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University welcomes NDP funding promises

By Fabian Mayer, June 18 2015 —

The NDP government delivered its first speech from the throne on June 15. The speech laid out the government’s plans to eliminate political donations from unions and corporations, raise taxes and restore funding to healthcare and education.

Post-secondary education was mentioned once in the speech read in the legislature by Alberta Lieutenant Governor Lois Mitchell.

“We will invest in stable and predictable funding for our schools and post-secondary institutions,” Mitchell said.

While the speech offered no further details, University of Calgary president Elizabeth Cannon was pleased with the government’s tone.

“It was encouraging overall, and for post-secondary we welcome the message around stable, predictable funding,” Cannon said.

The NDP promised to roll back market modifiers. These program-specific fee hikes were approved for three U of C programs by the Progressive Conservative government last December. Cannon said a roll back without additional government funding would hurt the university.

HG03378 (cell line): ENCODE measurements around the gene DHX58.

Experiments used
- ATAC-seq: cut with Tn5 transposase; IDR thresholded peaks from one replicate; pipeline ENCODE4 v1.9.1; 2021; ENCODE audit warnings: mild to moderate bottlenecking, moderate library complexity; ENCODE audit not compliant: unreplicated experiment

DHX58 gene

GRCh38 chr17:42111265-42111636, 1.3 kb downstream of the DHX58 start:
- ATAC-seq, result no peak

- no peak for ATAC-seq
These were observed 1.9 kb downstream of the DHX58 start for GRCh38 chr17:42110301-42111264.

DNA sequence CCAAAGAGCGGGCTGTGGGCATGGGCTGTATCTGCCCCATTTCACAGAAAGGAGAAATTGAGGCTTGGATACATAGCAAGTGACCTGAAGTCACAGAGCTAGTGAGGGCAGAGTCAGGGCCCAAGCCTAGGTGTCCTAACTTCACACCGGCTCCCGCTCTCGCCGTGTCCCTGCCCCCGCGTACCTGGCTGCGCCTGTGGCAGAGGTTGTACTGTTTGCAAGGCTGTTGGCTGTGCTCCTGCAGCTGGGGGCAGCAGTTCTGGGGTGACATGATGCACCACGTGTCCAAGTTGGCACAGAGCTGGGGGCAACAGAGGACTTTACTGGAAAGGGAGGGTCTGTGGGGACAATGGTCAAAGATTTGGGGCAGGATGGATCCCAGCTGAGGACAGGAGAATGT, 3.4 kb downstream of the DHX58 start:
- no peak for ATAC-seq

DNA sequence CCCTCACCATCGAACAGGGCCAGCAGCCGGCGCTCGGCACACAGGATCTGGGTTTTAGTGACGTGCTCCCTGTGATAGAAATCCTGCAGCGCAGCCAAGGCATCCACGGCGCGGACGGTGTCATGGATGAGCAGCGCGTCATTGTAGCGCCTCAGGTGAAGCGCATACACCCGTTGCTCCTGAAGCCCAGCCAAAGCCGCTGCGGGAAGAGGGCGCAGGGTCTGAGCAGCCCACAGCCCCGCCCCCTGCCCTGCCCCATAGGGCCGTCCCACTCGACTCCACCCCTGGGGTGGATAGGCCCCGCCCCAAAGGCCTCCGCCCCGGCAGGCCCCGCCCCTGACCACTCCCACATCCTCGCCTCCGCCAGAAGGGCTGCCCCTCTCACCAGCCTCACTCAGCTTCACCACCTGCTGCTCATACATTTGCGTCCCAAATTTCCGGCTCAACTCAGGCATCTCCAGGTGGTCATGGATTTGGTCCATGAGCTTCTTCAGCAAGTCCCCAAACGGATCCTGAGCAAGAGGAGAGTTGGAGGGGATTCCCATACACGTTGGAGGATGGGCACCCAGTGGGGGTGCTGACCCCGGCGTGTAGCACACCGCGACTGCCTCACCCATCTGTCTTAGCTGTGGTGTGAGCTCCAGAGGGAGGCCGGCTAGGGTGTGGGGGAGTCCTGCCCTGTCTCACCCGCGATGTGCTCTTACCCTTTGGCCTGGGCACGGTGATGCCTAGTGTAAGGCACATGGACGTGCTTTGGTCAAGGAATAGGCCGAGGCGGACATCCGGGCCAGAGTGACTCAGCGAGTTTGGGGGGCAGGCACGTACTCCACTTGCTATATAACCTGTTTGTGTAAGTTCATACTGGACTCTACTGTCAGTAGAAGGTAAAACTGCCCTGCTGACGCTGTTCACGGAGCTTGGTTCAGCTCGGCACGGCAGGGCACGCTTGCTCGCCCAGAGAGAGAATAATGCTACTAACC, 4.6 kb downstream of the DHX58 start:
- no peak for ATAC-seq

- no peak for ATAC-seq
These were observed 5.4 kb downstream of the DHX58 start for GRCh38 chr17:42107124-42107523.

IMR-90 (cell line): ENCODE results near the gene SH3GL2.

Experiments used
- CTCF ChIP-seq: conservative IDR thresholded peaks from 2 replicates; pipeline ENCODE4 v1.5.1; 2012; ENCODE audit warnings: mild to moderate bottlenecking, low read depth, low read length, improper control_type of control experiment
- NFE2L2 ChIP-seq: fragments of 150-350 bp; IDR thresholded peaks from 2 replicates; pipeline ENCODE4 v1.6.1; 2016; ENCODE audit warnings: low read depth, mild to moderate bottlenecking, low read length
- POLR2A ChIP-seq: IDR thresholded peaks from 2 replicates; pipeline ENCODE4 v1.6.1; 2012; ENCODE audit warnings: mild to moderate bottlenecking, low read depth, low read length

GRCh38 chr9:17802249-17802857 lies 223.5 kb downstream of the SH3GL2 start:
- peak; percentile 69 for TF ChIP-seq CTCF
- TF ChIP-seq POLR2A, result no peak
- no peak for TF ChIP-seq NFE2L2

“Those monies are already in budgets, they’re already starting to be allocated and what we don’t want to have are shortfalls going forward relative to the budgets that we’ve already approved,” Cannon said.

She added that in four years the U of C would need an additional $5 million in funding per year if the 2014 fee hikes are reversed.

“If they are rolled back we want to be compensated with the equivalent number of dollars heading up to the future,” Cannon said.

The government has also promised to freeze tuition. Cannon believes the current system of an inflation-tied cap works well.

“I think people understood the importance of increasing tuition at that level to be able to maintain budgets, but again this is a decision by government as to what a freeze really means,” Cannon said.

Cannon worries a total freeze would be difficult to maintain.

“Clearly if you do freeze tuition with a hard zero for a long period of time, the onus on government to be able to continue those investments increases,” Cannon said.

The university hopes to meet with minster of advanced education Lori Sigurdson in the next few months.

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